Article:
Sometimes people make drinking games out of things they watch. It can be a political debate, and the rules state that every time the word “economy” or “Obamacare” is brought up, you take a shot. Well, this is the perfect family movie because kids age 7 to 15 will adore it, and folks 21 and up can make a drinking game out of it. Here’s how that would work. Any time there’s a scene plagiarized from another movie – you take a drink. In the hour and a half, you’ll be sloshed after the scenes that were from Goonies, Super8, Stand by Me, Chronicle, Cloverfield, Escape to Which Mountain, and a few more I’m forgetting. Oh, and that’s not even counting E.T. Starting with the movie poster outside the theatre (an alien, and a boy sticking his finger out to touch it). This could be a scene for a scene remake, minus the bicycle levitation and Reese’s Pieces.
All that being said, I have to admit it was likable. The kids had such great chemistry and were fun to watch in their little adventure.
Tuck Astros is the narrator who is documenting things with his hand-held camera. Their Nevada town is being broken up by a superhighway, and they want to chronicle their last days together. When their cell phones start doing weird things, they first suspect spies. That quickly changes to aliens, and a construction crew that seems really interested in them and what they’ve discovered. And really, how can you not root for a group of kids that are actually acting their age and saying witty things? When Tuck is trying to convince his crew that the spy glasses aren’t nerdy (despite looking like Urkele when he puts them on), he claims to have gotten the phone number of a girl in the cafeteria, and talks about what their kiss was like. Yes, we can all see how this will come back to haunt him when the girl (Ella Wahlestedt) tags along with this group later, but so what. Let the kids have their fun with this film.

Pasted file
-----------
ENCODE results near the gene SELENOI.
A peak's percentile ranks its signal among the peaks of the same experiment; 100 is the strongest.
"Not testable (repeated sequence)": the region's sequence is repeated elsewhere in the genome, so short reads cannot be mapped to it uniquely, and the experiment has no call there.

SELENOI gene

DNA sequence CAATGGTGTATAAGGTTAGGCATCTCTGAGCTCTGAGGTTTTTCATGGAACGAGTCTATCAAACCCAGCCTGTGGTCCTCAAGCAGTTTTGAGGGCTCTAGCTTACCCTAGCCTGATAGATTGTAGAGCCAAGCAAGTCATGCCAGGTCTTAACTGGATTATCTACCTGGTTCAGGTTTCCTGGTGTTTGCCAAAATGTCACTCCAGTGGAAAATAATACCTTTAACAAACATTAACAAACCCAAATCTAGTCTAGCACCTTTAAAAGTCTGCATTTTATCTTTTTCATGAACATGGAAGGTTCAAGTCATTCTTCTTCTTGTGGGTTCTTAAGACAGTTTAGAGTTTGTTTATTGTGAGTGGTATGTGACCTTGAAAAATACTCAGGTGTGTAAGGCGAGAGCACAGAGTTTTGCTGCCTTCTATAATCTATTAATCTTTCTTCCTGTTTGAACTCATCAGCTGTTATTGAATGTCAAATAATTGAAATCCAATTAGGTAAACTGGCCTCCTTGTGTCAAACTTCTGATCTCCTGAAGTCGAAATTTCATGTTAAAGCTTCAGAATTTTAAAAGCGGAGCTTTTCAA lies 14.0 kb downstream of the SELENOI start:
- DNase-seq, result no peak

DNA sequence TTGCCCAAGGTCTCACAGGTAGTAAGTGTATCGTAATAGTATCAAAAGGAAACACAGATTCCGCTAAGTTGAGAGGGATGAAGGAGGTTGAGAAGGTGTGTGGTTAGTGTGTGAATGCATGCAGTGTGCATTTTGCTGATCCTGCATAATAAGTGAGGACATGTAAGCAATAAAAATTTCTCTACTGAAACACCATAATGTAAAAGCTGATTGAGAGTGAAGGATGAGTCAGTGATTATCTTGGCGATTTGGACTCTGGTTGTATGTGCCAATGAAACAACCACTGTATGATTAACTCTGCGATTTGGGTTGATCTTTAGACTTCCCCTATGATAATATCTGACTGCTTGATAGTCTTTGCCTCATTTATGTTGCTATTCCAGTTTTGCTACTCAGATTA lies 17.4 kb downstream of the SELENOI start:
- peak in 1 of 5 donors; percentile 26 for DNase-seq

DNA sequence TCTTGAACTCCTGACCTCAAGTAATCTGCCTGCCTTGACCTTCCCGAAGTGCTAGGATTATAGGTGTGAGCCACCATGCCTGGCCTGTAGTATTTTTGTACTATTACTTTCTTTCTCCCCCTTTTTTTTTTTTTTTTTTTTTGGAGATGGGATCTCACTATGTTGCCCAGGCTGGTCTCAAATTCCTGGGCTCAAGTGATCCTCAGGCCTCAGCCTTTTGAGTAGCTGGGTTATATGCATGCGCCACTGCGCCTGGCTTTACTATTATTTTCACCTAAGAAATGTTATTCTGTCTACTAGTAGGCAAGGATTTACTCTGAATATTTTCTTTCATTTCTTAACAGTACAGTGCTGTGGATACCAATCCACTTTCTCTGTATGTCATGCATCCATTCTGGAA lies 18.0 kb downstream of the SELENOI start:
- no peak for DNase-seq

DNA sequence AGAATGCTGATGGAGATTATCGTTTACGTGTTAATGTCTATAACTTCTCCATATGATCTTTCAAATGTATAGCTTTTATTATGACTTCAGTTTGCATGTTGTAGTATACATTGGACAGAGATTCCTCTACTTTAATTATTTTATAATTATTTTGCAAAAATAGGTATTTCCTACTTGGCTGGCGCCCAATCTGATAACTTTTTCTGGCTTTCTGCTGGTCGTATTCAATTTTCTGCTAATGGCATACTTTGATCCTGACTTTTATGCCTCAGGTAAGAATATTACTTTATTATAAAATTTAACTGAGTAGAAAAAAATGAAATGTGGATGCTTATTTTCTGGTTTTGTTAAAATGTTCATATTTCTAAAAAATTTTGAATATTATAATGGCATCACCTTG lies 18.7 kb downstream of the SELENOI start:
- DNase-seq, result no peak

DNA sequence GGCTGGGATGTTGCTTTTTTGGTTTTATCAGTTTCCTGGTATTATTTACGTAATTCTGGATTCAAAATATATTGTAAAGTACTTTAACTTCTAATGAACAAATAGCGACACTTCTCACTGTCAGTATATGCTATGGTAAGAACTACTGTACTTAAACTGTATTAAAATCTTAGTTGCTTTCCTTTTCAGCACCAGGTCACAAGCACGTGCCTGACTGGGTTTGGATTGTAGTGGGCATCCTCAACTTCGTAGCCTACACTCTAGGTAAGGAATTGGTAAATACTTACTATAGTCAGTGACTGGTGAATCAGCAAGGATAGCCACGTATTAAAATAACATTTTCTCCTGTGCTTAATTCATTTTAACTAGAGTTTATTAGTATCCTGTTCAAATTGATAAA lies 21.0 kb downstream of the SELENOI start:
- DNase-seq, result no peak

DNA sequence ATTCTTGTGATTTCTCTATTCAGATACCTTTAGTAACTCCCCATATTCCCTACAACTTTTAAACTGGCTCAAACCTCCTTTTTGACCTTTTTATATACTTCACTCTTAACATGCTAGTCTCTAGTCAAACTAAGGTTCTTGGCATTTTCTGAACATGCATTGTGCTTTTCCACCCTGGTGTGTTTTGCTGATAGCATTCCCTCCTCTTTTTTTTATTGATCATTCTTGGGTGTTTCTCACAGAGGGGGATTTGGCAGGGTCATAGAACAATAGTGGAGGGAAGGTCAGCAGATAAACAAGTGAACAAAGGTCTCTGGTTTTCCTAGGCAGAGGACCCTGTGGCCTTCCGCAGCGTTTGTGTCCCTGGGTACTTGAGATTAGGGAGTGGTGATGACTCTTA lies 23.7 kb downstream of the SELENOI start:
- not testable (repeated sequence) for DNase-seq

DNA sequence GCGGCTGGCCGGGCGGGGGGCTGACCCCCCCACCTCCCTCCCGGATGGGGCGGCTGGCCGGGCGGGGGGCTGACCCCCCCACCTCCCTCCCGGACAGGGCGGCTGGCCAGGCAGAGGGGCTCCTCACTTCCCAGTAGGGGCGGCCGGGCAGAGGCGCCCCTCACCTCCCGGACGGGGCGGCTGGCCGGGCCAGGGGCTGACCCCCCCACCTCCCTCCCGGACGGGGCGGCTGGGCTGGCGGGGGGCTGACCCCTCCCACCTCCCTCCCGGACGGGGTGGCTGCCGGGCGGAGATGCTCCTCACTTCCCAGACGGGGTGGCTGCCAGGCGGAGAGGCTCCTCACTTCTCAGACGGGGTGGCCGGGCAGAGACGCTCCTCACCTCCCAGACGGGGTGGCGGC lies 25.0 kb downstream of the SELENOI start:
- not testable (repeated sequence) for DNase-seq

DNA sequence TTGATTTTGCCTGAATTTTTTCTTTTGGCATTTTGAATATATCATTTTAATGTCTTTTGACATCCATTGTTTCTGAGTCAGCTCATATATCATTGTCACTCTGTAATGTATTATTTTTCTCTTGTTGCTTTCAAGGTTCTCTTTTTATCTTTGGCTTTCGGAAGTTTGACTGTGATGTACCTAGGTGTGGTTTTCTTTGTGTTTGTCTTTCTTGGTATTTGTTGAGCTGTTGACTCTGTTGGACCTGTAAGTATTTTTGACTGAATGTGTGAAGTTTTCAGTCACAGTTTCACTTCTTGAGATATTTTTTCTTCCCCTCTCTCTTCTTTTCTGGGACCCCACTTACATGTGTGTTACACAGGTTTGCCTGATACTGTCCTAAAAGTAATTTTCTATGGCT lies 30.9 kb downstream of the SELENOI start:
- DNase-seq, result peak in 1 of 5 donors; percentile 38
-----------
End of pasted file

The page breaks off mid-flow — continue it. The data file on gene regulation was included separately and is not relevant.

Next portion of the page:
There’s an innocent about this movie that kept the smile on my face. For example, they go into a biker bar. As you listen to Mississippi Queen blaring from the jukebox, and scan the crowd staring at them, you wonder what type of barroom brawl will ensue. Instead, a hefty motorcycle mama lifts a boy on the barstool and says, “Get this kid a Shirley Temple!”
Then there’s Echo, the little mechanical alien. He can understand the kids, and we get some cute interactions with them. At one point Tuck asks if they eat humans during a series of “20 questions.”
I’m a little confused as to why it’s rated PG. I don’t recall any foul language, and the movie it borrowed most from (E.T.) was also rated PG. Yet that movie had a 7-year-old Drew Barrymore call her brother “penis breath.”
If you take your kids to this, you won’t have to worry about lines like that. Sit back and enjoy some mediocre family entertainment that the children will enjoy.
I’m giving it 2 ½ stars out of 5.